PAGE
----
- Health data breaches are clearly not going away anytime soon, as 2015 has proven itself to consist of some of the largest breaches and hacking incidents on record.
The Anthem data breach and Premera Blue Cross breach are the largest data breaches currently listed in the Department of Health and Human Services (HHS) Office for Civil Rights (OCR) database, with approximately 90 million individuals affected by the two health data breaches. Both incidents were caused by a cyber attack and took place earlier this year. However, the majority of health data breaches through today’s date were caused by either a hacking or IT incident, according to OCR.
There have been 92 incidents reported to HHS between Jan. 1, 2015 and May 6, 2015. Of those, 30 were classified as being caused by either a hacking or IT incident. The rest of the classification breakdown is as follows:
- 27 - unauthorized access/disclosure
- 22 - theft
- 10 - loss
- 3 - improper disposal
This trend continues one that HealthITSecurity.com previously reported on this year, with the largest six data breaches for 2015 all reportedly being caused by a hacking or IT incident. There has been a definite shift over the last several years when it comes to health data breaches.
For example, by widening the OCR search to include incidents from Jan. 1, 2010 up to today’s date, two of the top five largest breaches were reported as a hacking or IT incident. The next three were linked to either the loss or theft of a network server, desktop computer, or other such device. The top five health data breaches in that time frame were:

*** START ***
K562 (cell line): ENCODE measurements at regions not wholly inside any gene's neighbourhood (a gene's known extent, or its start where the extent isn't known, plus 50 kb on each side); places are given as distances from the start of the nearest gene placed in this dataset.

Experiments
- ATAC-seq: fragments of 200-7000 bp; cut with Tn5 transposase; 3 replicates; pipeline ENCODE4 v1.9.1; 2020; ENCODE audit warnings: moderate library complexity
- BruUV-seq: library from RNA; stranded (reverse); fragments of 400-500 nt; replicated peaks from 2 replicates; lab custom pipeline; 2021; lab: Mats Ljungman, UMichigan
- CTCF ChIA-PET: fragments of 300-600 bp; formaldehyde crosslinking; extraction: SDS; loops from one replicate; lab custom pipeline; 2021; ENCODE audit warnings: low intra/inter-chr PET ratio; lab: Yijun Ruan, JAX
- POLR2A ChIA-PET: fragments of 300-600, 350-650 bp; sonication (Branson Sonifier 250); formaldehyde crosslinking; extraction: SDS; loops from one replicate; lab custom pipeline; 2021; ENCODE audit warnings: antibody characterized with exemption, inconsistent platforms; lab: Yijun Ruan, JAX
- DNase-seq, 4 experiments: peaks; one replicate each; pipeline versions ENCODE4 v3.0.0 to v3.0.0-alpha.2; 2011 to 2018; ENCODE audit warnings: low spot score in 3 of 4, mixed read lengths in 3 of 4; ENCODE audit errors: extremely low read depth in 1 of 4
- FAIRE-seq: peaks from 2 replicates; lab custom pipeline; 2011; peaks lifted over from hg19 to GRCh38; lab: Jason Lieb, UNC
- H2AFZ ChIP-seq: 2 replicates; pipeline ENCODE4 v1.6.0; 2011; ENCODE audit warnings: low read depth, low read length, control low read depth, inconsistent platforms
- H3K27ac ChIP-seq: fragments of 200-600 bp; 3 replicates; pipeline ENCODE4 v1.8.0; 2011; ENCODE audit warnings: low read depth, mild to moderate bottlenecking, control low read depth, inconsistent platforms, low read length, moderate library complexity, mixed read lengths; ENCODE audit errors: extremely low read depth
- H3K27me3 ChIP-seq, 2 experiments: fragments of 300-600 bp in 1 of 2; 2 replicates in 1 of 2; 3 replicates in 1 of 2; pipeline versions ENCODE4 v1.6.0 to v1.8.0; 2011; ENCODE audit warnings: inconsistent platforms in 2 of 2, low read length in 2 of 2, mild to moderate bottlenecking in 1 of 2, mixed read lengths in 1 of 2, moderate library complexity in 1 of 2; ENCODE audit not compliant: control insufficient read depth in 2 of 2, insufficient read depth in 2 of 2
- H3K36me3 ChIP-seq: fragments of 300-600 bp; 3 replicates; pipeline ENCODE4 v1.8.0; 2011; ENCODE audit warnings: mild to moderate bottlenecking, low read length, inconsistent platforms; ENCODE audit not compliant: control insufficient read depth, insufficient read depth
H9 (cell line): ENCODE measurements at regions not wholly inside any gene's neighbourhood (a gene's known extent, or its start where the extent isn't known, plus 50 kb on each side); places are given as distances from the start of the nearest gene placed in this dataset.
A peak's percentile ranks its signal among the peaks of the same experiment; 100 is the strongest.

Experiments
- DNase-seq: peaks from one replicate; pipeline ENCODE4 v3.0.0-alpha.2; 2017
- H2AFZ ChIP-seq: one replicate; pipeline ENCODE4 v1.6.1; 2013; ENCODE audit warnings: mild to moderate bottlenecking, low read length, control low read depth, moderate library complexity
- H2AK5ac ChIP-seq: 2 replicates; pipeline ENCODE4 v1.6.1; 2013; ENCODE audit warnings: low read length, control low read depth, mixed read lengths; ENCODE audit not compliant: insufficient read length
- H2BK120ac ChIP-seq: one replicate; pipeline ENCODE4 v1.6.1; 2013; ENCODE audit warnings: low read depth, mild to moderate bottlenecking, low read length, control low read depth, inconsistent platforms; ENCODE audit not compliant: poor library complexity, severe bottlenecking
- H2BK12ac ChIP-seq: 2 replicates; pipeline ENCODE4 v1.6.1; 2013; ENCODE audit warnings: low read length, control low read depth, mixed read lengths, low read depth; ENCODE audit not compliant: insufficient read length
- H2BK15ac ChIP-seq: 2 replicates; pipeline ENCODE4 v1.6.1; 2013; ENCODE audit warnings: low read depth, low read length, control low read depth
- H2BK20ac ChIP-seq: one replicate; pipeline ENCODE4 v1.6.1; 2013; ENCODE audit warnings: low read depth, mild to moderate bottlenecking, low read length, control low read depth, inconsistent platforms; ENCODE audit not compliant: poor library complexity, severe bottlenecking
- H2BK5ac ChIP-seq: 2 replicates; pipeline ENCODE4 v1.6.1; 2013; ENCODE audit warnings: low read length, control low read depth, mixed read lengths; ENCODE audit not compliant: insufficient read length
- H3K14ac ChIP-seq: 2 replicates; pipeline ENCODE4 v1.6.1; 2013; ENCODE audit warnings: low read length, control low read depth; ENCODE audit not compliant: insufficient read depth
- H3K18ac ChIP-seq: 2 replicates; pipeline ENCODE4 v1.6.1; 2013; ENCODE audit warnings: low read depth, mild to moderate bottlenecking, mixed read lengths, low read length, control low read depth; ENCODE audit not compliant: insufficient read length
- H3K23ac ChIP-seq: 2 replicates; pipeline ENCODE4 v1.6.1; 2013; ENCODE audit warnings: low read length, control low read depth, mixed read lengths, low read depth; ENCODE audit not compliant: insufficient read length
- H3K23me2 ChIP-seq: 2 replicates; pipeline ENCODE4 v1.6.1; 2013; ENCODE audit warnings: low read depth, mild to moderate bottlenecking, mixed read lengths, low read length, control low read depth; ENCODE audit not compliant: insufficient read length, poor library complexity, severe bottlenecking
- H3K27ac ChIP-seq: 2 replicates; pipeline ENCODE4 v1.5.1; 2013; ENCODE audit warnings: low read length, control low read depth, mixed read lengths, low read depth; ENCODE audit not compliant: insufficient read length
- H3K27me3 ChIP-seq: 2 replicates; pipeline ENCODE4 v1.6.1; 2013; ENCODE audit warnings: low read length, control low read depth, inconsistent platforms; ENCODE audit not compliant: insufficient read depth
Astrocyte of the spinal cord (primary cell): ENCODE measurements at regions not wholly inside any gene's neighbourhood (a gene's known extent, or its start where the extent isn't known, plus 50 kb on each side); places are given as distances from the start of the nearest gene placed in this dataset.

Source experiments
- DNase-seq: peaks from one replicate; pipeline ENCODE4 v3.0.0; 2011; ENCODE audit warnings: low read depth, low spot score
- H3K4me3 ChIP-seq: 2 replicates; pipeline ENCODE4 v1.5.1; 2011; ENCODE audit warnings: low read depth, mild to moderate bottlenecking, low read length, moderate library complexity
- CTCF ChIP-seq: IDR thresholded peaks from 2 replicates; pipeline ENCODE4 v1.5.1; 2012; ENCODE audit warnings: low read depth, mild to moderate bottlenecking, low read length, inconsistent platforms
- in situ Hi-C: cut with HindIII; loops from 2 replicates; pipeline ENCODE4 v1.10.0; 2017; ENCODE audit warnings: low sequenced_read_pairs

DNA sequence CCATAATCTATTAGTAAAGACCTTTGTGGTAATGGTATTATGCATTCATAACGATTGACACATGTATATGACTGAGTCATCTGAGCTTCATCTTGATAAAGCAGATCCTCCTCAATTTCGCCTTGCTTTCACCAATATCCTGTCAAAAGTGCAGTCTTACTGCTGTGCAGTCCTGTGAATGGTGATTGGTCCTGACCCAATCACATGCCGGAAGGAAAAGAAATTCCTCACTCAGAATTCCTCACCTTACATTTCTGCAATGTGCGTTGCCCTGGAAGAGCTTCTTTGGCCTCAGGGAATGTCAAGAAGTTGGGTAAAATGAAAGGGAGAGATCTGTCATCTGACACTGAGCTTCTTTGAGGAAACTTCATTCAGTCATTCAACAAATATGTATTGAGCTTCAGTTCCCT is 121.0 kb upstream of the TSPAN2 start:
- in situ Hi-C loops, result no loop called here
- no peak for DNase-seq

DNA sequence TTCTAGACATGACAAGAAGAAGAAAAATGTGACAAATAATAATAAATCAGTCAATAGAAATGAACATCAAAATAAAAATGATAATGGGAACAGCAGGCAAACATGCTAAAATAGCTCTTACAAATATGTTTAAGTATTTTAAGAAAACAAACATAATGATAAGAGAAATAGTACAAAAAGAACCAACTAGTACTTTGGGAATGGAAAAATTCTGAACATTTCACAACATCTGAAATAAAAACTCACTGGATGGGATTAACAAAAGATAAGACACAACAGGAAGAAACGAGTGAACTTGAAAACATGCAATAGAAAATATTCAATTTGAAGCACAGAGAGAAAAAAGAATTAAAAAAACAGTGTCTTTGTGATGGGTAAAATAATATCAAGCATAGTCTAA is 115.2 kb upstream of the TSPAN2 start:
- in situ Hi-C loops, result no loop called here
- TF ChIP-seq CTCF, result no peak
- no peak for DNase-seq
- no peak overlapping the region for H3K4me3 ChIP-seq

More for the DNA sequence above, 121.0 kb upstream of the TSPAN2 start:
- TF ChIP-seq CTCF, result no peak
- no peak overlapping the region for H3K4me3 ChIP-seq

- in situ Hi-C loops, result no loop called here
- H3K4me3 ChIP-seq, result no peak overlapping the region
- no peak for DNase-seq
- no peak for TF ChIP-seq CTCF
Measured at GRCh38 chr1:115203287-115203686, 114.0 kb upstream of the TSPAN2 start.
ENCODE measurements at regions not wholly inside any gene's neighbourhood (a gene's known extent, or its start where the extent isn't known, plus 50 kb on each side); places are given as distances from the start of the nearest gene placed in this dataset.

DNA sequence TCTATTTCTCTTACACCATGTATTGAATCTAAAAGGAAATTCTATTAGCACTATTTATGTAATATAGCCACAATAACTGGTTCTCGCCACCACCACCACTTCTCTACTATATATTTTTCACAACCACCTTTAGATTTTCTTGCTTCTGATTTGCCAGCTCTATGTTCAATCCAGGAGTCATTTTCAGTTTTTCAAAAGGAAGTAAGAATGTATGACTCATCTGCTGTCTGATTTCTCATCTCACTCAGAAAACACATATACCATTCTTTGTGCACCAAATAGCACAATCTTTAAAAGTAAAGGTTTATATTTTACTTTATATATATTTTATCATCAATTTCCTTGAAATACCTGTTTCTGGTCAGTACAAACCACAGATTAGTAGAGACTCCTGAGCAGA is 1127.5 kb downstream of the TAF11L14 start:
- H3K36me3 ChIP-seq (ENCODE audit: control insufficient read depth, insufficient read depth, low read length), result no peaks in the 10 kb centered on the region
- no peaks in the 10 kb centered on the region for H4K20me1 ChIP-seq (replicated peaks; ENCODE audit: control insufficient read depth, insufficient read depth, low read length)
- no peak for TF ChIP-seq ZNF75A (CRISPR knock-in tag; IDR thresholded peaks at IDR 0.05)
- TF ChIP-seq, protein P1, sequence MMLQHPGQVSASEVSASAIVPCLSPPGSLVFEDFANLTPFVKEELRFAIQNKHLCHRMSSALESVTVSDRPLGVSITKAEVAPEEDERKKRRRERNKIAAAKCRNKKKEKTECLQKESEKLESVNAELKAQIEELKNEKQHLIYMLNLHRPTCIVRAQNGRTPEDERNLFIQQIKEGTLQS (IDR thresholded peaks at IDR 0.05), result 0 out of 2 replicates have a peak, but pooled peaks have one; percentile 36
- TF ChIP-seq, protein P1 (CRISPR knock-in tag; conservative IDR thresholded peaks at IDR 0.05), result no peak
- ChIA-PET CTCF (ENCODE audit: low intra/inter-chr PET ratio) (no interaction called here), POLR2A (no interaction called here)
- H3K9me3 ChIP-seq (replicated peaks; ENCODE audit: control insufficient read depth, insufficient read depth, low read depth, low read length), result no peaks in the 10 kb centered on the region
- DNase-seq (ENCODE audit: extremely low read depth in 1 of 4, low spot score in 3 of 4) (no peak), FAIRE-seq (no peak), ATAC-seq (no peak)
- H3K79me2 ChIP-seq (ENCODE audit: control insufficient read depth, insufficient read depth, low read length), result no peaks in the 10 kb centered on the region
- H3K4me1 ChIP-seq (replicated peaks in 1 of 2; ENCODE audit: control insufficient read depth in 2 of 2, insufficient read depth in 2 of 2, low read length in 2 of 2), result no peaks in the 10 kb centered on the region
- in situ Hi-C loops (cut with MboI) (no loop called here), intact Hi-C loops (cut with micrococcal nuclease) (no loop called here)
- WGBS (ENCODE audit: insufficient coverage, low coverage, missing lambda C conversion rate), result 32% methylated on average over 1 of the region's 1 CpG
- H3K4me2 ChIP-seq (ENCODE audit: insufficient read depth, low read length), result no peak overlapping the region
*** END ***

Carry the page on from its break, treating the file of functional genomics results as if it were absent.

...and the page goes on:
When: March 13, 2015
Affected Individuals: 78.8 million
Cause: Hacking/IT Incident
Premera Blue Cross
When: March 17, 2015
Affected Individuals: 11 million
Cause: Hacking/IT Incident
Science Applications International Corporation
When: November, 4, 2011
Affected Individuals: 4.9 million
Community Health Systems Professional Services Corporation
When: August 20, 2014
Affected Individuals: 4.5 million
Cause: Theft, Network Server
Advocate Health and Hospitals Corporation
When: August 23, 2013
Affected Individuals: 4,029,530
Cause: Theft, Desktop Computer
The Journal of the American Medical Association (JAMA) recently reported on this trend as well, showing in research that hacking increased from 12 percent to 27 percent of incidents from 2010 to 2013.
David Blumenthal, MD, MPP, and Deven McGraw, JD, LLM, MPH, wrote an editorial accompanying the JAMA study, and said that both policy makers and providers must ensure that they are practicing “good data hygiene.”
“They neglect to implement basic precautions such as encrypting health data, prohibiting the storage of personal information on employees’ personal electronic devices (which are vulnerable to loss and theft), and using sound practices for authenticating authorized users,” Blumenthal and McGraw wrote, adding that HIPAA regulations have gaps in what it can protect.
For example, the federal rules do not state how PHI should be regulated by technical companies like Apple, Google, and Facebook.
“The fact that HIPAA regulates only certain entities that hold health data, rather than regulating health data wherever those data reside, seems illogical in today’s digital world,” the duo said. “Beyond the adequacy of HIPAA, the security of the nation’s health information systems is inextricably linked to the ability to fend off cyber threats more generally. National policy on this larger question remains nascent.”
That “nascent” attitude could soon change though, as several variations on a national data breach notification bill are making their way through the legislative process. One of the more recent proposals is called the Consumer Privacy Protection Act, and would allow states to keep their own notification laws if they have more strict policies already in place. The legislation also includes medical and health information in types of data that individuals would need to be notified about should it be compromised.